UK Government could help fund Londonderry-London route

City of Derry Airport faces a struggle for profitability and survival
City of Derry Airport faces a struggle for profitability and survival
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The UK Government has signalled it could subsidise an air route between Londonderry and London.

The announcement follows Ryanair’s recent decision to axe its service from City of Derry Airport to London Stansted.

After the move, Derry City and Strabane District Council called for a Public Service Obligation (PSO) commitment from the Government to keep a route open.

It would be the first such PSO in Northern Ireland.

The Government has invited the council to put forward proposals to maintain a London service.

The announcement comes in the week the Northern Ireland Executive pledged £7 million to help support the troubled airport.

The Government said a Derry-London route is a significant link for local businesses and the tourism industry.

It said the council could undertake a tender process to appoint an airline to maintain the route, which is used by more than 125,000 people a year.

Minister for aviation Lord Ahmad said: “Our airports are vital in supporting local economies, providing connections in the UK and opening up new opportunities.

“That is why the UK Government has agreed in principle to support the air route between City of Derry Airport and London.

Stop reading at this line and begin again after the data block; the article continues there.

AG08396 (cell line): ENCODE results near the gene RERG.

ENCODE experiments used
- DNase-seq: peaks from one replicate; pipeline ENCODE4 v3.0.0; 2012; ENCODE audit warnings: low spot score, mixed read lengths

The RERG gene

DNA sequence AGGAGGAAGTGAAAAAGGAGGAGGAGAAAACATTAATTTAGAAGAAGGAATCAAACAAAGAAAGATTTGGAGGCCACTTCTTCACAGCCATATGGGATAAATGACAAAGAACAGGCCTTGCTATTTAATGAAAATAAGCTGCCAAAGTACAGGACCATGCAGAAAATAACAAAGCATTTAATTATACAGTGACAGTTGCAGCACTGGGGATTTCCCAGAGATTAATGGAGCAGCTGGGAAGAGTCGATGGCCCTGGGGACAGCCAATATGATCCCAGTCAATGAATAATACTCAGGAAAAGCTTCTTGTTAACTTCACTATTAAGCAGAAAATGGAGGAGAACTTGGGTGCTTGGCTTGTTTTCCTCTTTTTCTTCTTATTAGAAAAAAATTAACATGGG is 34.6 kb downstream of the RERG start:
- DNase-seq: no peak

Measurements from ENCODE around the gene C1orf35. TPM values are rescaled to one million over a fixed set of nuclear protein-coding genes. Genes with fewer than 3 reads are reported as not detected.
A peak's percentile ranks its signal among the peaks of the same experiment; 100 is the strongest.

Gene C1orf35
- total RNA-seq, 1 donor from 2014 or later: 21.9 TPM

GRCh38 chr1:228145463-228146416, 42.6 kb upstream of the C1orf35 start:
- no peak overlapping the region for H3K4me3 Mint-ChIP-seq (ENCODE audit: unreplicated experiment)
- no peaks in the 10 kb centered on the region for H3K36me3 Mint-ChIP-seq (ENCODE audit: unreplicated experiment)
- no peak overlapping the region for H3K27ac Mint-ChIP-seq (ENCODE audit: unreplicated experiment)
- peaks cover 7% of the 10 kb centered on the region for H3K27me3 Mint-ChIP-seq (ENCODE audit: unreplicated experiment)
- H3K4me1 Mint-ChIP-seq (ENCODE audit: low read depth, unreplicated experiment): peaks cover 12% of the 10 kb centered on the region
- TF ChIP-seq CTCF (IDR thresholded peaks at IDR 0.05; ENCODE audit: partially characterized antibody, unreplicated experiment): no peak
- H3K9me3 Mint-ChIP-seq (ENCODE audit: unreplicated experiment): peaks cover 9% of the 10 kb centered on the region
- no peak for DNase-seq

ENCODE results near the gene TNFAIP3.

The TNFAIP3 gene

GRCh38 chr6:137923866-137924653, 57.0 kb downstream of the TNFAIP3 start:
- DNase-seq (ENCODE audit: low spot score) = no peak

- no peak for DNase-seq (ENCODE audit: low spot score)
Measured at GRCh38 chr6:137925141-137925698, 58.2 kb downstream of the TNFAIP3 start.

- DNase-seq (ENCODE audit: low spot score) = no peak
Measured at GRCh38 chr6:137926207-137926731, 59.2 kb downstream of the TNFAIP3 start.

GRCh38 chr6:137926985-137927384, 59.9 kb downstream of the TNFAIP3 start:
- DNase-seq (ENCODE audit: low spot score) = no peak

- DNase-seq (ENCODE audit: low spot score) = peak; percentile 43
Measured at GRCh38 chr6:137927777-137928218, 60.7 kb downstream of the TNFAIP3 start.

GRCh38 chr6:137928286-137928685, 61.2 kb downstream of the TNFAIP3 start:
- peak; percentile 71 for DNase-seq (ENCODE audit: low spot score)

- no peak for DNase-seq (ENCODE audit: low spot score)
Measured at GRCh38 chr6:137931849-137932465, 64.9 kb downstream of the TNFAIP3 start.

“In terms of process, it is important that Derry City and Strabane District Council take forward the tender process to secure this route.”

Secretary of State for Northern Ireland James Brokenshire said it was “good news” for travellers in the north west of Northern Ireland and the wider regional economy.

“Having talked to local business leaders I know the air link with London plays a vital role,” he said.

“I am pleased the UK Government has been able to step in to help, as part of our commitment to build a Northern Ireland that works for everyone.”

The Government maintains regional airport links through the Regional Air Connectivity Fund, which can be used to protect services at risk of being lost.

Earlier in the day Ryanair chief Michael O’Leary warned he could not guarantee his company’s presence at the airport after summer 2017 but said it could be made to work if APD was scrapped as a first first step.